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New Jersey attacking credit card marketing on college campuses

College graduates have come to accept student loan debt as an inevitable consequence of obtaining an undergraduate or graduate degree. New Jersey is now stepping in to prevent unmanageable credit card debt from adding to the financial challenges faced by graduates, and it is doing it by putting limitations on colleges that have been accepting money from credit card companies.

The federal government was the first to pass legislation in 2009 to restrict the practices of credit card companies that have preyed upon college students with easy to obtain high-interest credit cards. The Credit Card Accountability, Responsibility and Disclosure Act sought to restrict direct marketing of credit cards to college students but did not prevent colleges from entering into marketing agreements with credit card companies. One nationally-known university made $4.2 million from credit card companies for its participation in marketing credit cards to students.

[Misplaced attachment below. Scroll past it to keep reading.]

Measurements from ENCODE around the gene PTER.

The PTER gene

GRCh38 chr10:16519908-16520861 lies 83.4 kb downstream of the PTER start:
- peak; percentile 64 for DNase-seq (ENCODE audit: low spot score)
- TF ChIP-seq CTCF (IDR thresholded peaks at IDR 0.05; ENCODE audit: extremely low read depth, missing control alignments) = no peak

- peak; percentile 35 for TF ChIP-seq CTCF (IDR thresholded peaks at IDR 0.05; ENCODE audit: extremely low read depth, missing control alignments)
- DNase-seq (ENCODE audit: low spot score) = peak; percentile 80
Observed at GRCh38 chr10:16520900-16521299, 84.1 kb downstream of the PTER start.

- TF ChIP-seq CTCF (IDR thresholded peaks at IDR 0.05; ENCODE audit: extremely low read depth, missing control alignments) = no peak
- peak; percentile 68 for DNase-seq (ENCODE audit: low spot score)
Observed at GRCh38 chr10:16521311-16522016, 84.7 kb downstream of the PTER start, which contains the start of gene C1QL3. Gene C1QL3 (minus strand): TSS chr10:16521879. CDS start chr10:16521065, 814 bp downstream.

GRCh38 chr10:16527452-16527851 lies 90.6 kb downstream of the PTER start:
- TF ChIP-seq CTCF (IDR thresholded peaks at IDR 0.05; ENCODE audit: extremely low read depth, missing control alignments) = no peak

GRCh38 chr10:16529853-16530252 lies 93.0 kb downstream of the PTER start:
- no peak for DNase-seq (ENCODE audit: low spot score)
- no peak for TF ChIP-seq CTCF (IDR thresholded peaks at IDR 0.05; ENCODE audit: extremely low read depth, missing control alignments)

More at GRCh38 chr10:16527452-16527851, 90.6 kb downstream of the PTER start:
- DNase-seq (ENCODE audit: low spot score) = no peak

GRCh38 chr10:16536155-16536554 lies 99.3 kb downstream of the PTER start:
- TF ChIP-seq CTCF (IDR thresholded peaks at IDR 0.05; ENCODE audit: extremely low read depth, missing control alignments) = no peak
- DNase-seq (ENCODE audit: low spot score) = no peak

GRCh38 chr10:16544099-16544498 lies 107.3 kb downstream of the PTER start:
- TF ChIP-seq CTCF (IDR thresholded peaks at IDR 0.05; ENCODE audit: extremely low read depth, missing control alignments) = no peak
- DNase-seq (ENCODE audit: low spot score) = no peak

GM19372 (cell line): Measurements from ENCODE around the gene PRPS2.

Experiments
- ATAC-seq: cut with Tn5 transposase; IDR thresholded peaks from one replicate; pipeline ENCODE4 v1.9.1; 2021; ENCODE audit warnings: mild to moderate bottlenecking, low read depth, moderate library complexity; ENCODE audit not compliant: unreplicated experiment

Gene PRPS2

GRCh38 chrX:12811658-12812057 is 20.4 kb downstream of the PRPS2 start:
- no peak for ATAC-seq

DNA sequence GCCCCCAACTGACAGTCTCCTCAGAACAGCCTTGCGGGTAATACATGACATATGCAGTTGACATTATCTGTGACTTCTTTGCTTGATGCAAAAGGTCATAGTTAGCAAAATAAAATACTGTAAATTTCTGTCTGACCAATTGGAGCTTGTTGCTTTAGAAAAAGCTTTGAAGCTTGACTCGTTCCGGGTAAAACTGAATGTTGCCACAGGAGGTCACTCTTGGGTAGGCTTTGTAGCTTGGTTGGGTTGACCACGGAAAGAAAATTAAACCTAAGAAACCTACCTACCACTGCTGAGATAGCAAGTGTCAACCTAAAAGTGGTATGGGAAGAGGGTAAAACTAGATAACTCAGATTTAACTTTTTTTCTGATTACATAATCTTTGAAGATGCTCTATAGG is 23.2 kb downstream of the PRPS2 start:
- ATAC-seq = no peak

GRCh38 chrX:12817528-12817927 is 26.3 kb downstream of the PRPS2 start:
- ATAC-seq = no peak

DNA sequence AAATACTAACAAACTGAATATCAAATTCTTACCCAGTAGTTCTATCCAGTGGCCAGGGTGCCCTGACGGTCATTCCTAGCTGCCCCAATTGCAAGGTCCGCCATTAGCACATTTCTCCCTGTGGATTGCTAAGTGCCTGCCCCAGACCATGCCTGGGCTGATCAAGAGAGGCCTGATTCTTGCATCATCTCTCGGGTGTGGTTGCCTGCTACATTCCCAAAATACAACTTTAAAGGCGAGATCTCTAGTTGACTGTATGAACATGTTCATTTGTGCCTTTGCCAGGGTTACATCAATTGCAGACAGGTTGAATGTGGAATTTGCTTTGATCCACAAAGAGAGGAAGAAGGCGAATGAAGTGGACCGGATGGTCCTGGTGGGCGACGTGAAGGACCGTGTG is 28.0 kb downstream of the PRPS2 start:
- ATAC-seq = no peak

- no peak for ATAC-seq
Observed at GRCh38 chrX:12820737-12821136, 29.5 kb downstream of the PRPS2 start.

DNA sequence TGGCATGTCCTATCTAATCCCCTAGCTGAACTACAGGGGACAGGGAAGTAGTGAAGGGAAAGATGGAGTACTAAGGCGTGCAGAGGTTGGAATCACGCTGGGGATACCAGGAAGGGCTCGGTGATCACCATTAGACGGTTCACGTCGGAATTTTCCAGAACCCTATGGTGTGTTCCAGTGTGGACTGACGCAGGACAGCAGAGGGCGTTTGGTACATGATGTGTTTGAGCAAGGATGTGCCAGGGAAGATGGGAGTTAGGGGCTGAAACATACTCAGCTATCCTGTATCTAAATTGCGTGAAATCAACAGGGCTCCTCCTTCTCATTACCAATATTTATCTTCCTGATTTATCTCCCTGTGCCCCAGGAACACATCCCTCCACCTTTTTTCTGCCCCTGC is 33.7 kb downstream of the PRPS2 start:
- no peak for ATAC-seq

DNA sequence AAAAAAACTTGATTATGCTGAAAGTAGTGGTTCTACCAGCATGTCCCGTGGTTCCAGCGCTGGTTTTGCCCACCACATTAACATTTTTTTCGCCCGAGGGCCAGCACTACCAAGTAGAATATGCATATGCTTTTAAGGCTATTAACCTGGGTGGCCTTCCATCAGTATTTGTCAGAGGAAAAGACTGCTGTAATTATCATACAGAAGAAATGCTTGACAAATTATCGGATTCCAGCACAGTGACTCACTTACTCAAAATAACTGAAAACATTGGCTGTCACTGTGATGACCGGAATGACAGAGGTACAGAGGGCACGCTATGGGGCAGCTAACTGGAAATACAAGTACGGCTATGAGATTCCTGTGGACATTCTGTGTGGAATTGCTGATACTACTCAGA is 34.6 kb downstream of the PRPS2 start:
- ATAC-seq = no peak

The New Jersey legislation prohibits public colleges and universities in the state from entering into direct marketing agreements that offer credit cards to students. The purpose of the legislation is to end the current practice that leaves many students graduating with unmanageable monthly payments attributable to the allure of easy credit offered through predatory practices on college campuses throughout New Jersey.

Students who become delinquent in making the monthly payments on their credit card debt soon fall prey to creditor harassment and threats of lawsuits and judgments. An attorney can offer options that can eliminate credit card debt, stop creditor harassment and eliminate unmanageable monthly payments.

Source: The Paramus Post, “Riley & Wagner bill to prevent credit card companies from preying on college students continues advancing,” Mel Fabrikant, Dec. 6, 2012

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